Arthritis of the shoulder is much less common than arthritis of the knee or hip. When evaluating patients with shoulder arthritis the first consideration is the condition of the rotator cuff. This is a group of tendons that envelop the ball of the shoulder joint and is necessary for normal shoulder function. If there is evidence of a rotator cuff tear on physical exam or patients have had a previous rotator cuff repair, an MRI to fully evaluate the rotator cuff tendons is helpful. Depending on the integrity of the rotator cuff, one of two surgical options exist for treatment of shoulder arthritis.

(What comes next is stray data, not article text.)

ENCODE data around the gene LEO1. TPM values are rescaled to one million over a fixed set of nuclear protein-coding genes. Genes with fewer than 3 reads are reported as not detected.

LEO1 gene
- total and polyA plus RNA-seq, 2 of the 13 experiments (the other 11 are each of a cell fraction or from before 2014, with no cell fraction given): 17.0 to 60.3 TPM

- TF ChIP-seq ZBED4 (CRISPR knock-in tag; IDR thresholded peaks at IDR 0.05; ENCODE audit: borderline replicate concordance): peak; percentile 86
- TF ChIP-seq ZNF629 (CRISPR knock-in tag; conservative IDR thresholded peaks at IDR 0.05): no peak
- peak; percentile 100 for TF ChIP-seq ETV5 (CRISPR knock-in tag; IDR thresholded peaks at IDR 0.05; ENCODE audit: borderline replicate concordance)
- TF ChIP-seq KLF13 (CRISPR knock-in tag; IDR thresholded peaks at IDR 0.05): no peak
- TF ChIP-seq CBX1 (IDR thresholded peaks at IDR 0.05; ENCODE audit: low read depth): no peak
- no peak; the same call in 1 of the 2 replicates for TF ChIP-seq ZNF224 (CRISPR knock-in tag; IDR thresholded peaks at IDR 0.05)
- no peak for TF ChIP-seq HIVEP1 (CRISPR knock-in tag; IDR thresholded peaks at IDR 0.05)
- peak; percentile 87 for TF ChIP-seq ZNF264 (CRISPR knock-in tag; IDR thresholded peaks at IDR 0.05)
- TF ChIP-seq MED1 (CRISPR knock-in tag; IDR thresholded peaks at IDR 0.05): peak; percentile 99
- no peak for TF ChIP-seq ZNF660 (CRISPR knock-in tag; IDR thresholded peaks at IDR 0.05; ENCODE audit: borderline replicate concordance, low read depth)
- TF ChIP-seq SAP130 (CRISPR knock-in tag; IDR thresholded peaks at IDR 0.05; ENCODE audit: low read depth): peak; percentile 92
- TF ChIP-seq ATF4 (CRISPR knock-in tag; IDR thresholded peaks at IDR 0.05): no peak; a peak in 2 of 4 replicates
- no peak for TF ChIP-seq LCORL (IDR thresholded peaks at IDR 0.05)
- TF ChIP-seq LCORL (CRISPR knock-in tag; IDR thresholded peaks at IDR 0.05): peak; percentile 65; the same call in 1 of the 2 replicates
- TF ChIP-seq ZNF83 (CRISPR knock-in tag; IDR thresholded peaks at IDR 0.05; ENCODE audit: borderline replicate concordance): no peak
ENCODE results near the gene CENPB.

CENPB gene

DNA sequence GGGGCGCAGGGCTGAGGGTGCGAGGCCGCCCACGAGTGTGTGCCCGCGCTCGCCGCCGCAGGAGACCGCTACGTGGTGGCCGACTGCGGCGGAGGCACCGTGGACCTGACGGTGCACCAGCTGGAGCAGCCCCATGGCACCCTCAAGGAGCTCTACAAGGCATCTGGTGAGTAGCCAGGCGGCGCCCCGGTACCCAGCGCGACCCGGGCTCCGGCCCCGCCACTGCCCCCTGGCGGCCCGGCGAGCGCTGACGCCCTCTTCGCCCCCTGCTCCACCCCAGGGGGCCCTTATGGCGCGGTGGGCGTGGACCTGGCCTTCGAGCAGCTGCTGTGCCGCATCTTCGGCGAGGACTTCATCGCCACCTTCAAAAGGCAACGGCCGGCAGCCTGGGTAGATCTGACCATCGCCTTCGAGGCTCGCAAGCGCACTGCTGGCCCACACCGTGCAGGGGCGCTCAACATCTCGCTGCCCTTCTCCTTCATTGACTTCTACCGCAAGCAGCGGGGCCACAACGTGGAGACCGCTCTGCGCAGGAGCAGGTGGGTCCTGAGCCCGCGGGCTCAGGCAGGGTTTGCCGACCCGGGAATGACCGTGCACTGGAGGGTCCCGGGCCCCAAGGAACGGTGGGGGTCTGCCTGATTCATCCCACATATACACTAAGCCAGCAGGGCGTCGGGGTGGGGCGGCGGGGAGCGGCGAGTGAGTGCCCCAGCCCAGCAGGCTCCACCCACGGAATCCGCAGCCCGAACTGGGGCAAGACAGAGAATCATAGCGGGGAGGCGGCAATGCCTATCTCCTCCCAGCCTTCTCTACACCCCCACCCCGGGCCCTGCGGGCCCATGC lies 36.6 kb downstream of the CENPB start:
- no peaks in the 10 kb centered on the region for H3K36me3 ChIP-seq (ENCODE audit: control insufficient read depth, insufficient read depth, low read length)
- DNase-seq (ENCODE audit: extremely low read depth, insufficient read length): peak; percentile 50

Total Shoulder surgery involves replacement of the joint surface with an artificial ball and socket and is very similar in concept to a total hip replacement. The surgery is performed through a 4-5 inch incision over the front of the shoulder. Both the humeral surface (ball) and the glenoid surface (socket) are typically replaced to give patients the maximal pain relief from the surgery. The repair of the rotator cuff tendons over the prosthesis is critical to achieving a good outcome. Most patients stay 1-2 days in the hospital and are discharged with a sling for comfort. Unlike hip and knee arthroplasties, blood clots after shoulder surgery are uncommon, and the use of blood thinners is not standard. Most patients leave the hospital with less pain in their shoulder than before surgery. Recovery involves a fairly intensive physical therapy program over 3-6 months to achieve full function.